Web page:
Like Hayes County, now considered by the CDC one of six U.S. counties without a COVID case. But the region’s health director believes the coronavirus could have already hit there, its presence going officially undetected and undocumented.
“There’s no medical facilities,” said Myra Stoney, director of the Southwest Nebraska Public Health Department. “And there’s no testing happening in Hayes County.”
Of its 900 or so residents, just 44 have been tested, she said — either at doctor’s offices down the road in McCook or Imperial or Grant, or at a Test Nebraska site in another county.
And if people aren’t tested, they don’t know if they have the virus, she said.
Hayes County Commissioner Jeffrey Unger agreed that a small test sample can lead to low — or no — positive results. But he hasn’t heard of anybody getting sick, he said.
And there’s another reason his county has evaded the infection. His constituents are staying close to home.
“It’s pretty sparsely populated, and a lot of people work within the county and not a lot of people are traveling outside the county.”
Social distancing was also easy in Blaine County, with 500 people and more than 700 square miles, said Cone, the Loup Basin health director.
“By the nature of their population, they’re pretty well isolated to begin with.”
But there’s a double edge to that. Residents of rural counties often have to travel to bigger communities with higher case counts to buy essentials. That could be how the Blaine County resident was infected, Cone said.
His department continues to urge diligence — distancing, hand-washing and mask-wearing — but he understands why some residents in his nine-county district might not listen, especially those in the most isolated areas.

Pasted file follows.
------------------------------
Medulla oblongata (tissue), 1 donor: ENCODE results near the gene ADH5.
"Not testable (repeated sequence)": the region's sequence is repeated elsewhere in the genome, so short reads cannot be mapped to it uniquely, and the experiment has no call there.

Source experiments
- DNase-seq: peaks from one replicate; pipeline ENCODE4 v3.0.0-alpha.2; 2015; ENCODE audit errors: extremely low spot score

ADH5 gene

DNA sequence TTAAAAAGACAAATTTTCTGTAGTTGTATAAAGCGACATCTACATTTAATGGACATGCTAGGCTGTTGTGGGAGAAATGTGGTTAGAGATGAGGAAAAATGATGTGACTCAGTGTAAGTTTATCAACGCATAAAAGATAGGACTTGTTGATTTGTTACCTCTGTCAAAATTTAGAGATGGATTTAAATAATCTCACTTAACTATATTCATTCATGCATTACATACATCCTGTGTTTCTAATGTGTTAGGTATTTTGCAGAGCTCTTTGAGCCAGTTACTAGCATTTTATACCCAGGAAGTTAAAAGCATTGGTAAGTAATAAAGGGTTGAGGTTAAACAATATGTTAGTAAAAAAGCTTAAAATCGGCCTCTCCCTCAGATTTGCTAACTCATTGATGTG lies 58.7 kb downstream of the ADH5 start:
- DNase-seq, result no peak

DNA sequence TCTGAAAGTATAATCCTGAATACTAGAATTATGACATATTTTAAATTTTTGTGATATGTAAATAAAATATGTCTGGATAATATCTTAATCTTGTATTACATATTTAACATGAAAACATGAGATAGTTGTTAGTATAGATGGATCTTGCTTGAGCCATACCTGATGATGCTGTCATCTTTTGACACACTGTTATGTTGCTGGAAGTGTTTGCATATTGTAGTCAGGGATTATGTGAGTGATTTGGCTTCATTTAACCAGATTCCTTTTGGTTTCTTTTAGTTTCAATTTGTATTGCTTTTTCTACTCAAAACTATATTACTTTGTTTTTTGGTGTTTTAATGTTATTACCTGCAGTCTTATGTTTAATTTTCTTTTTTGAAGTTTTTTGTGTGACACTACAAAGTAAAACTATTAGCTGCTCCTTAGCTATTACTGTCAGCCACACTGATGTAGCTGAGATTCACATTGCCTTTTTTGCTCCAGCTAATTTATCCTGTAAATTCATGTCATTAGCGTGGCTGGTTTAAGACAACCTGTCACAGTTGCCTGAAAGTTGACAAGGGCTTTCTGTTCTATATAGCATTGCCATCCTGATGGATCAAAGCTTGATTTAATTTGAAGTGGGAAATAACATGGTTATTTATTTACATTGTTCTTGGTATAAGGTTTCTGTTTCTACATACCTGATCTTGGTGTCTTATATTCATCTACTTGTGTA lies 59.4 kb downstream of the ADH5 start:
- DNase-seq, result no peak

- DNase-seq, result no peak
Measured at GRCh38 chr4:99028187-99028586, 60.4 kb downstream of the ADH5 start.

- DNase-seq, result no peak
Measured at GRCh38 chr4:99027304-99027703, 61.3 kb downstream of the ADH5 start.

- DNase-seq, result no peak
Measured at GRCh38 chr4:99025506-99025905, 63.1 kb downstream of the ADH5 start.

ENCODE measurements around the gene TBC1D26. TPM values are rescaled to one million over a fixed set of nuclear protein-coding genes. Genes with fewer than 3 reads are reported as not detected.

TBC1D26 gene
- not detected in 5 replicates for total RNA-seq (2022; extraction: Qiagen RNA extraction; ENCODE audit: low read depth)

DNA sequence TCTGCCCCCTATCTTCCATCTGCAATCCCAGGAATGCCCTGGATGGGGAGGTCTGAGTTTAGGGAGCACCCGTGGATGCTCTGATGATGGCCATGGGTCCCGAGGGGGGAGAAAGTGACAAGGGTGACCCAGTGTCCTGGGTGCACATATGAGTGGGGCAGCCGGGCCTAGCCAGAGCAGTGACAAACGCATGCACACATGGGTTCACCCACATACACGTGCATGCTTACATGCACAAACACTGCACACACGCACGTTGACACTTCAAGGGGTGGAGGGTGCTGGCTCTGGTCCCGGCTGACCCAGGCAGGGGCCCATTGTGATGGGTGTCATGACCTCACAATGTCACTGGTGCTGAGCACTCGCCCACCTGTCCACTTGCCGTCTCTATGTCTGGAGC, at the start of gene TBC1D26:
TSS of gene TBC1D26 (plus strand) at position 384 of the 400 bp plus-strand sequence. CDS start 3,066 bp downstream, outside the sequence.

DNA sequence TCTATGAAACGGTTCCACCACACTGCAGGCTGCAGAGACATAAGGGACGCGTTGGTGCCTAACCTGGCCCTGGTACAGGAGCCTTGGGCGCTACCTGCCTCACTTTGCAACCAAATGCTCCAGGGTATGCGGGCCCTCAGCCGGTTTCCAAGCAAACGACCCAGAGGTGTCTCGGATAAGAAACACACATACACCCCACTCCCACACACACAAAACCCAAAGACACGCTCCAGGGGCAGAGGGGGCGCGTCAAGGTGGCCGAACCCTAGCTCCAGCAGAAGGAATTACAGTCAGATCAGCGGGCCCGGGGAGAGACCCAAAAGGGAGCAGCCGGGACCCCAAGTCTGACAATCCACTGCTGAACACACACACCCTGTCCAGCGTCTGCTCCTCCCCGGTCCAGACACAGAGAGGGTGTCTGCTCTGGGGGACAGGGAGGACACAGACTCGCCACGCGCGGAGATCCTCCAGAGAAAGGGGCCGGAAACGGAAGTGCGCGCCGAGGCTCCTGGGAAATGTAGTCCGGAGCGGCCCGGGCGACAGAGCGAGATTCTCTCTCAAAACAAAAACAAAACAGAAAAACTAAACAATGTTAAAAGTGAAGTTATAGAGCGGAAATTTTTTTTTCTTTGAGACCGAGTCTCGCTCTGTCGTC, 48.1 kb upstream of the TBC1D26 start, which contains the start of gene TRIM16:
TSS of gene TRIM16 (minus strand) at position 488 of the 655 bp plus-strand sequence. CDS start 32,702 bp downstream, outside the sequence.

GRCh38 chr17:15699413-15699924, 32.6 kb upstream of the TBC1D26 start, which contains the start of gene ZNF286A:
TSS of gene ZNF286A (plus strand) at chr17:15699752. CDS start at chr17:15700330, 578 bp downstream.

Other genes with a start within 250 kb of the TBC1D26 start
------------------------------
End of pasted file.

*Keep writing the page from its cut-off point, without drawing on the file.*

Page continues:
“After a while in Blaine County, if they haven’t had it and haven’t had it, I can’t blame them for not wearing masks, because they haven’t had it.”
Stoney’s nine-county department in southwest Nebraska is up to more than 225 cases; Keith County tops the list with more than a quarter of them, likely because it’s on the interstate. She and her staff also continue to urge social distancing and mask-wearing to slow the spread.
But their message isn’t reaching much of Hayes County.
Almost none of the regulars at Scott’s Grocery wear masks, its owner said.
“Honestly, we kind of joke about some of the people who come in from out of town and are kind of freaked out about it,” Littrel said.
The school encourages, but doesn’t require, its staff and 130 students to wear masks.
“It’s optional,” Primavera said. “But, frankly, nobody’s wearing them, to be honest with you.”
He thought his county might see some cases after its late-July fair, but that came and went without an outbreak.
So the school started its new year as scheduled and is operating as if it weren’t surrounded by a pandemic. But the superintendent knows that could change.
“It’s nothing I’ve done or the town’s done. We’ve just been lucky so far.”
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Reach the writer at 402-473-7254 or email@example.com.
On Twitter @LJSPeterSalter